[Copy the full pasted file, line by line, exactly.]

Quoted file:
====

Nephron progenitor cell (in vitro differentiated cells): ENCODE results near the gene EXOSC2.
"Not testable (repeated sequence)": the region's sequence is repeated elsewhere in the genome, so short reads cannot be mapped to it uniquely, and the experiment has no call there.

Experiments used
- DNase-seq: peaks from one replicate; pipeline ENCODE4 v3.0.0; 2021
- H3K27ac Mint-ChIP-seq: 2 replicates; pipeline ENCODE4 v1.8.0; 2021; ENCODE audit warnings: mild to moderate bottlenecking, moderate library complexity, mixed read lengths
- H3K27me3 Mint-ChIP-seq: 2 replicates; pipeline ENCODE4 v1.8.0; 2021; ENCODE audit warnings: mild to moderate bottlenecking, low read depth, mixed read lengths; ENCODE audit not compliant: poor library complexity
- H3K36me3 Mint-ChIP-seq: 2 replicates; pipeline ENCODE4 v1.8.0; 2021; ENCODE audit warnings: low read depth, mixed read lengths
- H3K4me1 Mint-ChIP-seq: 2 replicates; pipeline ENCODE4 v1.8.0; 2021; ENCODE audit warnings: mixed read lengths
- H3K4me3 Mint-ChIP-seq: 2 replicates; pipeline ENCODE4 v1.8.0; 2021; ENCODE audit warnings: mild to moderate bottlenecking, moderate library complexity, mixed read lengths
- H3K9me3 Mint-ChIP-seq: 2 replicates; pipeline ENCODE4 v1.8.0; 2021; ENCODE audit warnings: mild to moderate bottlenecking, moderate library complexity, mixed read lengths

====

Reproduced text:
Nephron progenitor cell (in vitro differentiated cells): ENCODE results near the gene EXOSC2.
"Not testable (repeated sequence)": the region's sequence is repeated elsewhere in the genome, so short reads cannot be mapped to it uniquely, and the experiment has no call there.

Experiments used
- DNase-seq: peaks from one replicate; pipeline ENCODE4 v3.0.0; 2021
- H3K27ac Mint-ChIP-seq: 2 replicates; pipeline ENCODE4 v1.8.0; 2021; ENCODE audit warnings: mild to moderate bottlenecking, moderate library complexity, mixed read lengths
- H3K27me3 Mint-ChIP-seq: 2 replicates; pipeline ENCODE4 v1.8.0; 2021; ENCODE audit warnings: mild to moderate bottlenecking, low read depth, mixed read lengths; ENCODE audit not compliant: poor library complexity
- H3K36me3 Mint-ChIP-seq: 2 replicates; pipeline ENCODE4 v1.8.0; 2021; ENCODE audit warnings: low read depth, mixed read lengths
- H3K4me1 Mint-ChIP-seq: 2 replicates; pipeline ENCODE4 v1.8.0; 2021; ENCODE audit warnings: mixed read lengths
- H3K4me3 Mint-ChIP-seq: 2 replicates; pipeline ENCODE4 v1.8.0; 2021; ENCODE audit warnings: mild to moderate bottlenecking, moderate library complexity, mixed read lengths
- H3K9me3 Mint-ChIP-seq: 2 replicates; pipeline ENCODE4 v1.8.0; 2021; ENCODE audit warnings: mild to moderate bottlenecking, moderate library complexity, mixed read lengths